Staying Healthy This Winter: Don’t Be Surprised If Your Winter “Cold” is Actually Allergies
Sneezing, runny nose, nasal congestion, itchy or watery eyes – these are all common symptoms many people experience each winter. When you find yourself miserable with your winter “cold,” think again: you may not have a cold after all. You could actually be suffering from winter allergies.
Because allergies are so prevalent in the fall, many people don’t believe their symptoms during the winter are due to allergies, and they, instead, put the blame on the common cold. In fact, many will dismiss their symptoms for years as resulting from that of a cold. The common cold or flu, though, has other accompanying symptoms, such as fever and achiness.
If your symptoms persist for longer than 10 days, you most likely are dealing with allergies. “Allergy symptoms can last for weeks or even months. People can even be symptomatic all-year-round,” according to Dr. Mark Posner, M.D., Physician Partner at Allergy & Asthma Specialists.
If you have mostly outdoor allergies, such as allergies to pollen, you will most likely feel better during the winter. However, if you are suffering more from indoor allergies – dust mites, mold, or animals – the winter will present a challenge for you.
Common symptoms of winter allergies include:
- Nasal congestion
- Sinus headaches
- Shortness of breath
- Itchy or watery eyes
- Itchy or runny nose
- Dark circles under the eyes
Common treatment includes over-the-counter antihistamines or decongestants. While decongestants help open your nasal passageways when you feel congested, antihistamines will relieve a variety of symptoms and, taken regularly, build up in your system to prevent flare-ups. Allergy shots or immunotherapy is another option that can help control your allergy symptoms long-term.
Dr. Posner has several tips to keep in mind to be allergy-free during the winter months:
See an Allergist for a Skin Test
See an allergist to determine if you have allergies, and, if so, exactly what causes them. Allergy & Asthma Specialists offers state-of-the-art skin testing to determine your exact allergy triggers.
Take Care of Your Immune System
Getting plenty of rest, eating well, and reducing stress will strengthen your immune system, resulting in a healthier you. “Exercise is a good stress reliever, and it helps the immune system,” Dr. Posner advises.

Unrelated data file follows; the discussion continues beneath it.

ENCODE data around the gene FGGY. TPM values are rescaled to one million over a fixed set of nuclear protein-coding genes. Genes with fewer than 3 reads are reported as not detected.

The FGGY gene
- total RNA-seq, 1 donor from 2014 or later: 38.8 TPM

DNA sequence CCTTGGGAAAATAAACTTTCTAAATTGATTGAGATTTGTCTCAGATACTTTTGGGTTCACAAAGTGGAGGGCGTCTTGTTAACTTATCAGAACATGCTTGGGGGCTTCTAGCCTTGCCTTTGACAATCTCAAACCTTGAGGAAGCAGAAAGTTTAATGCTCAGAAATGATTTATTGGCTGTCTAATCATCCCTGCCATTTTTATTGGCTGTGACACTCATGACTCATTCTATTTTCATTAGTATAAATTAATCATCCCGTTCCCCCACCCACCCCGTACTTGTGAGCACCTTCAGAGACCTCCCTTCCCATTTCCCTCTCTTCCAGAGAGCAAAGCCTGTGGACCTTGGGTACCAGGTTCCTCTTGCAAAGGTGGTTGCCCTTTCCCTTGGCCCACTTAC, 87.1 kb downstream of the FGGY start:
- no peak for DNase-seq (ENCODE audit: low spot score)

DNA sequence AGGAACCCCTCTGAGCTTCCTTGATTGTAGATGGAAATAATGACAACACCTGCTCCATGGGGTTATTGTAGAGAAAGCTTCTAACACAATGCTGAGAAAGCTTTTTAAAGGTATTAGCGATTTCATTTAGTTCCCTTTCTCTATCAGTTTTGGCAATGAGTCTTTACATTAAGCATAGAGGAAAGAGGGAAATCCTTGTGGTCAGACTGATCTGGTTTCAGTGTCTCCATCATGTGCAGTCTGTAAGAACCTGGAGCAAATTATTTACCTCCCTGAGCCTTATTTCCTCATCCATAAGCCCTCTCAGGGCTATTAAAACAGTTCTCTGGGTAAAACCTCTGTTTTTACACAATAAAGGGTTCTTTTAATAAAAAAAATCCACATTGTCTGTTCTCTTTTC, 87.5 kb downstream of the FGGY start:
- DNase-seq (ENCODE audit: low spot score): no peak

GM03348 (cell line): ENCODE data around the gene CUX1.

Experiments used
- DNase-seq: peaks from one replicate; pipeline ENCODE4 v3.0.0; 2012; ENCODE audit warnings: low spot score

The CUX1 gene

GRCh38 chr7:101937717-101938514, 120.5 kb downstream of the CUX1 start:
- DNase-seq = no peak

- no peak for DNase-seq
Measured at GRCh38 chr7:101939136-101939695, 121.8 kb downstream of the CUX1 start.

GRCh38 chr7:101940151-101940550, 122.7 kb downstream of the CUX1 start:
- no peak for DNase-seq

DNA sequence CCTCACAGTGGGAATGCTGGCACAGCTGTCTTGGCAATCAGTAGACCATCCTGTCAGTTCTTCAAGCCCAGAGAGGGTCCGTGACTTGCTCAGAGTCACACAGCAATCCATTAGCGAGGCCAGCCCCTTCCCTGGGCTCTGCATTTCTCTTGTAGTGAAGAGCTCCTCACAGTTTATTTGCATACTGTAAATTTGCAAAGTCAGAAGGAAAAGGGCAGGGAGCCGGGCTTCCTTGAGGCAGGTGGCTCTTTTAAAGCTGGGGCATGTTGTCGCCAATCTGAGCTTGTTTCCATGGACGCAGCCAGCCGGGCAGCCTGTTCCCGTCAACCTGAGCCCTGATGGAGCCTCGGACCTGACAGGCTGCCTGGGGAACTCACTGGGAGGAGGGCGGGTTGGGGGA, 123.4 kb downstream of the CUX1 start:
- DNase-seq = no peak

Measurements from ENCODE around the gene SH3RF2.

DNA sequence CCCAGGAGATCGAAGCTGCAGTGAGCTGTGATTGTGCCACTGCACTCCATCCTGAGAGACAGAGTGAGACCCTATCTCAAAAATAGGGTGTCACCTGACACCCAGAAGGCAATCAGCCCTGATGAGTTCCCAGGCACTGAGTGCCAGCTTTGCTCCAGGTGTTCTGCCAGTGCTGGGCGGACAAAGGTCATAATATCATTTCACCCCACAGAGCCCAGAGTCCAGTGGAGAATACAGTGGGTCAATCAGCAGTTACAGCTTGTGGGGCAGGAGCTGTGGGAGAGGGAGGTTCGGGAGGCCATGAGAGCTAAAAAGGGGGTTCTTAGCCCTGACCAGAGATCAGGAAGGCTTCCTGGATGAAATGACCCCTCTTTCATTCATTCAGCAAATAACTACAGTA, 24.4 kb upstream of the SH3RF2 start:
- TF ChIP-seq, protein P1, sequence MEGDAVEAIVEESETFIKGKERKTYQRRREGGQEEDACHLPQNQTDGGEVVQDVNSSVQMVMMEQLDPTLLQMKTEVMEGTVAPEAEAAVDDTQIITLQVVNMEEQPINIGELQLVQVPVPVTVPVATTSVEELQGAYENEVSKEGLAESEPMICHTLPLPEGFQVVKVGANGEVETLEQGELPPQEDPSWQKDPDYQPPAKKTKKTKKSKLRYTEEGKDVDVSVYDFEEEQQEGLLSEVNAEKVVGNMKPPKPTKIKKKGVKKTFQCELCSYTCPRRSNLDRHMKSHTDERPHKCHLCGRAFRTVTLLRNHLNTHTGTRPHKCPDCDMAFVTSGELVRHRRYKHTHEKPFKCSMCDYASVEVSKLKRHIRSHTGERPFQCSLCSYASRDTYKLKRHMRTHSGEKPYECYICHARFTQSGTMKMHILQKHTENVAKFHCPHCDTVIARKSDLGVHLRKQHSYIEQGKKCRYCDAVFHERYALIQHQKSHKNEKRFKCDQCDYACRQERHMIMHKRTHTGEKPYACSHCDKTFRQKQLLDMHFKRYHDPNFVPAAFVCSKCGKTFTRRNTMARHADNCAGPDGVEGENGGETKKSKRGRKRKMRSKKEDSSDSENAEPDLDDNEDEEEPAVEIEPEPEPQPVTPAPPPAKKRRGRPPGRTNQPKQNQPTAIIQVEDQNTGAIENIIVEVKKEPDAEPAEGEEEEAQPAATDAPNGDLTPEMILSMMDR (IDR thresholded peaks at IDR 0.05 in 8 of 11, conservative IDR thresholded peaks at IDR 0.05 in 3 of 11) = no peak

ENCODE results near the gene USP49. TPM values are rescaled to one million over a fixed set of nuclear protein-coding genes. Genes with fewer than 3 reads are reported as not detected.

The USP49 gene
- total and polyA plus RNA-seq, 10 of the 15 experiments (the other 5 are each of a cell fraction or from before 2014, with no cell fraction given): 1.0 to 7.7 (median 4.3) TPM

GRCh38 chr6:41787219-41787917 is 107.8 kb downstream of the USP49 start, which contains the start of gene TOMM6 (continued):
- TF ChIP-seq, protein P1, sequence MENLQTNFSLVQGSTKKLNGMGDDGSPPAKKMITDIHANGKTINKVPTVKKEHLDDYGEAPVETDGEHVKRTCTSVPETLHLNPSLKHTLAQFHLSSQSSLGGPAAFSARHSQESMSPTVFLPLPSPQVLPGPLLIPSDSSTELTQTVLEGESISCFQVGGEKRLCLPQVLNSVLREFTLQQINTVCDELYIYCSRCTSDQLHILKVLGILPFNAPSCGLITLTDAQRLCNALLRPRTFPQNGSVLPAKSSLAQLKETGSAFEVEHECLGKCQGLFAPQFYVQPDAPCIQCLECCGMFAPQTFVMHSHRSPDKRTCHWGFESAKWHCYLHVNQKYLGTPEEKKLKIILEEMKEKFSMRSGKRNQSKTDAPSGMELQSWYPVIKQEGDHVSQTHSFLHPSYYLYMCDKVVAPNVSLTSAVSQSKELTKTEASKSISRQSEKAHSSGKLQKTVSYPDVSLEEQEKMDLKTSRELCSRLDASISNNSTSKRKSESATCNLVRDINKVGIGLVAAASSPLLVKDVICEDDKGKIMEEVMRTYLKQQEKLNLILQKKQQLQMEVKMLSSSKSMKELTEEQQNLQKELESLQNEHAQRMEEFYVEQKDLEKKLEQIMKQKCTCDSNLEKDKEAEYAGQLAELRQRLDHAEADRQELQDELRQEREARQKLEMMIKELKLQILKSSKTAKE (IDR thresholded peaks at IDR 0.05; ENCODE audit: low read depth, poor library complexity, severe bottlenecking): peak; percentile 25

Keep Your Home Allergy-Free
Since you spend more time indoors during the winter, common allergy triggers, such as dust mites, mold, and animal dander, will present more of a problem. “When you’re indoors, you’re also more exposed to indoor allergens caused by new carpets, furniture, or gas stoves,” Dr. Posner says.
Discard or clean any household items that have mold. Wash your bedding in hot water each week, and use a HEPA air filter to clear the indoor air of dust.
Be Mindful of Animals
Try to avoid furry pets, such as cats and dogs; if you already have one, don’t let your pet sleep in your bedroom, and give it a bath weekly. “With animal allergies, the amount of dander actually increases during the winter,” Dr. Posner adds.
Remember: what you always thought was just a winter “common cold” may very well be due to allergies. So, go see an allergist, determine what triggers your symptoms, and take care of yourself this winter.
Fellowship-trained, board certified allergists/immunologists at Allergy & Asthma Specialists provide comprehensive allergy and asthma diagnostics and state-of-the-art treatment at offices in Center City Philadelphia, Blue Bell, King of Prussia, Jenkintown, Doylestown, Lansdale, Pottstown, and Collegeville, PA. Schedule today online at www.AllergyandAsthmaWellness.com or call 1-800-86COUGH, select option 2.This is a paid partnership between Allergy & Asthma Specialists ℠ and Philadelphia Magazine's City/Studio